such as: higher compression (than stock), aftermarket computer that calls for it, forced induction, etc...
    certain engine mods require a higher octane. Fart can is not one of these.
    hahah :D

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    Yeah, very few cars really are designed to run on premium. People t hink it's "better" because it's a higher "number", or because it's more expensive, but in reality it just depends on the car. Even my truck, whihc you would think would be higher, says use 87.
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    Well, for the most part, a good rule of thumb is this: SOHC (single overhead cam) 87 octane, DOHC (dual overhead cam) 89 octane**. The reason for this has to do with the difference between the timing (between advanced and retarded) at idle, peak in the power band, and redline. It also has to do with the compression difference (in my car anyway). The compression from a DOHC is higher than an SOHC.

    **naturally aspirated without internal modifications
    Last edited by Markymark; 10-04-2005 at 12:36 PM.

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    I'll try regular fuel next time... I'm definately gonna buy Fuel Injector Cleaner and a can of CCC... that should help... :o

    The real reason why I use Premium is because everybody (here in my country) says that is a cleaner fuel... I don't even now the Octane grade of the Premium Fuel I use... they (gas stations) don't provide such information
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    check the o2 sensor. but also check the master cylinder P

    (edit) premium fuel CAN make a difference, but only in engines designed to run with that high an octane; certainly not a Geo Metro; regardless of how many miles have accumulated.
    Last edited by aaharvel; 10-04-2005 at 05:53 PM.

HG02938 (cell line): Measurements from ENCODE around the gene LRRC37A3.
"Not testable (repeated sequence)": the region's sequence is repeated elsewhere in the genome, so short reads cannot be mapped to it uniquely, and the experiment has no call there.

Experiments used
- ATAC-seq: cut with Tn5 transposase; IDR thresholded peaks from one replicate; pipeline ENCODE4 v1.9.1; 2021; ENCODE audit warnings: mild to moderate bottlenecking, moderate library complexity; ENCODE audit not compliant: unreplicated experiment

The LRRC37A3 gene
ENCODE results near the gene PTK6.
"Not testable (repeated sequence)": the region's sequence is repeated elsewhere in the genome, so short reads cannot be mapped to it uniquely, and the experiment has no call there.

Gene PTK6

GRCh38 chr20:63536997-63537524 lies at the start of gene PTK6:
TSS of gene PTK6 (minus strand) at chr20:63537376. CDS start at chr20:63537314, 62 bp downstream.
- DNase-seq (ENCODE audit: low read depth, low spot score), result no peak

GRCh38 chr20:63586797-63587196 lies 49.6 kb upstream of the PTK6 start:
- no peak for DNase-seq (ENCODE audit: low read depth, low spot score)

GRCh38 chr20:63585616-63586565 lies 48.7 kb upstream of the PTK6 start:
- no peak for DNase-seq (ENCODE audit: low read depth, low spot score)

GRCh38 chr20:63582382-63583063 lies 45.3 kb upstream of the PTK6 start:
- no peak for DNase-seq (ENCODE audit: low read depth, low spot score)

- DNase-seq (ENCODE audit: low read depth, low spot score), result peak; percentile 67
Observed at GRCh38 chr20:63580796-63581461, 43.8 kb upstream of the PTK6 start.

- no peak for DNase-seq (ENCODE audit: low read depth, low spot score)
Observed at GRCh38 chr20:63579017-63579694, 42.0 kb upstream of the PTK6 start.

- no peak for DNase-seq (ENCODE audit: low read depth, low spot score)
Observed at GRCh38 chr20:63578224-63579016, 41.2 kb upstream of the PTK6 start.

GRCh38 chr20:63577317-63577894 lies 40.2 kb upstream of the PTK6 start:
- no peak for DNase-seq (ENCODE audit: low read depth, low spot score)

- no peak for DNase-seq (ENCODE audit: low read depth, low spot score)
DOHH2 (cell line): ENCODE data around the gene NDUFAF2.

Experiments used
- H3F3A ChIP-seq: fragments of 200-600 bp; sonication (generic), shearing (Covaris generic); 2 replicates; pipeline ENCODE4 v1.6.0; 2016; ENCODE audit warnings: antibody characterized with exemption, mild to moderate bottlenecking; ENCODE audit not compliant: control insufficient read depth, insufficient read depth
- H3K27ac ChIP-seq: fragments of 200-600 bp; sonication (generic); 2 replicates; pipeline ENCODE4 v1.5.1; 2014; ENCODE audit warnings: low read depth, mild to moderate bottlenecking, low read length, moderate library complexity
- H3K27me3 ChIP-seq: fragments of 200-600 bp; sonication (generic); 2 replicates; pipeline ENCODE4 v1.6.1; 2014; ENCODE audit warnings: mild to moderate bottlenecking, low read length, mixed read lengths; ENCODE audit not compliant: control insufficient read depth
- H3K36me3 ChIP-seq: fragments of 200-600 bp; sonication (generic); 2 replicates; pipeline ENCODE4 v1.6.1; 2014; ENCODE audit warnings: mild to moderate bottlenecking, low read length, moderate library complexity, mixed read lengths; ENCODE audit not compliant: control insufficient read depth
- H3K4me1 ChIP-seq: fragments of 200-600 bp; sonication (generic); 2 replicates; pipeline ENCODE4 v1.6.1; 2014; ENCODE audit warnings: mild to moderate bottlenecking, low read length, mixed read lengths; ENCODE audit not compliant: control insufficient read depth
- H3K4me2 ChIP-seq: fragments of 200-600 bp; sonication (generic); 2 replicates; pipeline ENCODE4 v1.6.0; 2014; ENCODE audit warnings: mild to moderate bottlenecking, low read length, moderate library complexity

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    Wow, sorry but I gotta stop this.

    The number of cams sittin' on top of your engine has nothing to do with the level of octane you need to use. I don't know who put that idea in your head but I would lose it quickly and not listen to anything he/she is saying.

    Octane ratings are dictated by ignition timing and compression ratios. Cam/valve timing only deals with fuel/air delivery. Octane ratings have nothing to do with it.

    If your car is meant to run on 87, run it on 87. The ONLY reason you should be using a higher octane in an older vehicle is carbon build up. After a few hundred thousand miles, your engine's internal parts will start to build up carbon deposits. They are negligible to engine performance if the engine systems are maintained properly. If not, carbon starts to cake on and you get hot spots and decreased combustion chamber volume. This means not only does your compression ratio go up but, the carbon can create hot spots which cause uneven ignition of the air/fuel mixture. That causes pinging/knocking and misfires and is bad.

    Heat is the enemy of an engine. The reason you would need to use higher octane in an engine with a higher compression ratio is to aid in heat dissapation. If you use a higher ocatne rating, your spark plug temperature range can be lower because the higher the octane, the easier it is to ignite. So high octane in high compression, high performance engines will run cooler than a lower octane. Since compression itself adds heat, the less overall heat added to the process, the lower the overall temperature. If the temperature is lower, the engine runs more efficiently and is less likely to pre-ignite (also known as pinging/knocking) or develop hot spots that also lead to pre-ignition. Also, higher octane allows the ECM to advance timing farther. This allows the air/fuel mixture to start the ignition process sooner in the compression stroke so that you get a more complete burn of the air/fuel mixture. The more complete that burn is, the higher the efficiency of the engine will be.